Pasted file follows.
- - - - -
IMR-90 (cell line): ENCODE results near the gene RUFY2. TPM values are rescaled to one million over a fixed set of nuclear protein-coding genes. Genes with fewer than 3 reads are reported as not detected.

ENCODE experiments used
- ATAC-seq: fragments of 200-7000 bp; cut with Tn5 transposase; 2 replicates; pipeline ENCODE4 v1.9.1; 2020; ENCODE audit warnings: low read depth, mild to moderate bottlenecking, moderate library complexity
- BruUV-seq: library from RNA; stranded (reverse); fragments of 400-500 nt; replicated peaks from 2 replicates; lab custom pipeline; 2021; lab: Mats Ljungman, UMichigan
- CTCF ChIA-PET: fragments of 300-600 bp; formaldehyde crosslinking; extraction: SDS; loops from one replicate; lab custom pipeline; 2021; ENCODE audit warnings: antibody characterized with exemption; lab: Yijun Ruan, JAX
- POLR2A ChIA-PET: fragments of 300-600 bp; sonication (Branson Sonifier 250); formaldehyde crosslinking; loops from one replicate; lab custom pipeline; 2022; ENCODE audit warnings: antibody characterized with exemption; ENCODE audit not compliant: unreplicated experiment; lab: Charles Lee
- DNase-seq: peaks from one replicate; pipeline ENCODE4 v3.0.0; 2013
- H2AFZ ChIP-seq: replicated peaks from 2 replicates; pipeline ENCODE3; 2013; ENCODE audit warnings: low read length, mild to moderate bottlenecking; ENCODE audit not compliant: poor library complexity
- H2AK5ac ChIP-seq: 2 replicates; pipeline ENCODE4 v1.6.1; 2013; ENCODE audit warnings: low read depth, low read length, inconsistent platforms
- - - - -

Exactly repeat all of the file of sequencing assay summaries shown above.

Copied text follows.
IMR-90 (cell line): ENCODE results near the gene RUFY2. TPM values are rescaled to one million over a fixed set of nuclear protein-coding genes. Genes with fewer than 3 reads are reported as not detected.

ENCODE experiments used
- ATAC-seq: fragments of 200-7000 bp; cut with Tn5 transposase; 2 replicates; pipeline ENCODE4 v1.9.1; 2020; ENCODE audit warnings: low read depth, mild to moderate bottlenecking, moderate library complexity
- BruUV-seq: library from RNA; stranded (reverse); fragments of 400-500 nt; replicated peaks from 2 replicates; lab custom pipeline; 2021; lab: Mats Ljungman, UMichigan
- CTCF ChIA-PET: fragments of 300-600 bp; formaldehyde crosslinking; extraction: SDS; loops from one replicate; lab custom pipeline; 2021; ENCODE audit warnings: antibody characterized with exemption; lab: Yijun Ruan, JAX
- POLR2A ChIA-PET: fragments of 300-600 bp; sonication (Branson Sonifier 250); formaldehyde crosslinking; loops from one replicate; lab custom pipeline; 2022; ENCODE audit warnings: antibody characterized with exemption; ENCODE audit not compliant: unreplicated experiment; lab: Charles Lee
- DNase-seq: peaks from one replicate; pipeline ENCODE4 v3.0.0; 2013
- H2AFZ ChIP-seq: replicated peaks from 2 replicates; pipeline ENCODE3; 2013; ENCODE audit warnings: low read length, mild to moderate bottlenecking; ENCODE audit not compliant: poor library complexity
- H2AK5ac ChIP-seq: 2 replicates; pipeline ENCODE4 v1.6.1; 2013; ENCODE audit warnings: low read depth, low read length, inconsistent platforms